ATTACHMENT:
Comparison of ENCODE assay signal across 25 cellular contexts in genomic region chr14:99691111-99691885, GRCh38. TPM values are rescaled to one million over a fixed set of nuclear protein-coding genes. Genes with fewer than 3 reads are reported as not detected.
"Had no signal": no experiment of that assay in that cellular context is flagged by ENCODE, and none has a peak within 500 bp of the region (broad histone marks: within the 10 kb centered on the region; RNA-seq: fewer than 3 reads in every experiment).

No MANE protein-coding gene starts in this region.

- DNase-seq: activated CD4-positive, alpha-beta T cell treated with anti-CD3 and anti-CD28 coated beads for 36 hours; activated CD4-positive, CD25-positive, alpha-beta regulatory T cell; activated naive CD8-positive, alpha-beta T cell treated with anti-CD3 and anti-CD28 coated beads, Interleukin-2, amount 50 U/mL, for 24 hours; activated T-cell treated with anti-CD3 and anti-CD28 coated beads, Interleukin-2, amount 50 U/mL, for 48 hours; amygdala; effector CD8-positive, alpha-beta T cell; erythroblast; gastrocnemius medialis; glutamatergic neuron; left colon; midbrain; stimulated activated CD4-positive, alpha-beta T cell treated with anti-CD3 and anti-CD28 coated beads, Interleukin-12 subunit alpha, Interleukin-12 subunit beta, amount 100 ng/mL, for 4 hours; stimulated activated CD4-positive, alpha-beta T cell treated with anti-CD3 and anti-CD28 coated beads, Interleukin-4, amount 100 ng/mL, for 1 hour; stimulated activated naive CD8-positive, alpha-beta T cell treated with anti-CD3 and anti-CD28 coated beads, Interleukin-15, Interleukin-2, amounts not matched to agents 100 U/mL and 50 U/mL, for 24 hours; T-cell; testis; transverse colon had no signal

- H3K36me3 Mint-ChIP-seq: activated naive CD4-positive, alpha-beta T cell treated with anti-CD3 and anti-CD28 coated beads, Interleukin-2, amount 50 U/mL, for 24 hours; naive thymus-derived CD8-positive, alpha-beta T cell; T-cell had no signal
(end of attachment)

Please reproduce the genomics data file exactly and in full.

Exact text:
Comparison of ENCODE assay signal across 25 cellular contexts in genomic region chr14:99691111-99691885, GRCh38. TPM values are rescaled to one million over a fixed set of nuclear protein-coding genes. Genes with fewer than 3 reads are reported as not detected.
"Had no signal": no experiment of that assay in that cellular context is flagged by ENCODE, and none has a peak within 500 bp of the region (broad histone marks: within the 10 kb centered on the region; RNA-seq: fewer than 3 reads in every experiment).

No MANE protein-coding gene starts in this region.

- DNase-seq: activated CD4-positive, alpha-beta T cell treated with anti-CD3 and anti-CD28 coated beads for 36 hours; activated CD4-positive, CD25-positive, alpha-beta regulatory T cell; activated naive CD8-positive, alpha-beta T cell treated with anti-CD3 and anti-CD28 coated beads, Interleukin-2, amount 50 U/mL, for 24 hours; activated T-cell treated with anti-CD3 and anti-CD28 coated beads, Interleukin-2, amount 50 U/mL, for 48 hours; amygdala; effector CD8-positive, alpha-beta T cell; erythroblast; gastrocnemius medialis; glutamatergic neuron; left colon; midbrain; stimulated activated CD4-positive, alpha-beta T cell treated with anti-CD3 and anti-CD28 coated beads, Interleukin-12 subunit alpha, Interleukin-12 subunit beta, amount 100 ng/mL, for 4 hours; stimulated activated CD4-positive, alpha-beta T cell treated with anti-CD3 and anti-CD28 coated beads, Interleukin-4, amount 100 ng/mL, for 1 hour; stimulated activated naive CD8-positive, alpha-beta T cell treated with anti-CD3 and anti-CD28 coated beads, Interleukin-15, Interleukin-2, amounts not matched to agents 100 U/mL and 50 U/mL, for 24 hours; T-cell; testis; transverse colon had no signal

- H3K36me3 Mint-ChIP-seq: activated naive CD4-positive, alpha-beta T cell treated with anti-CD3 and anti-CD28 coated beads, Interleukin-2, amount 50 U/mL, for 24 hours; naive thymus-derived CD8-positive, alpha-beta T cell; T-cell had no signal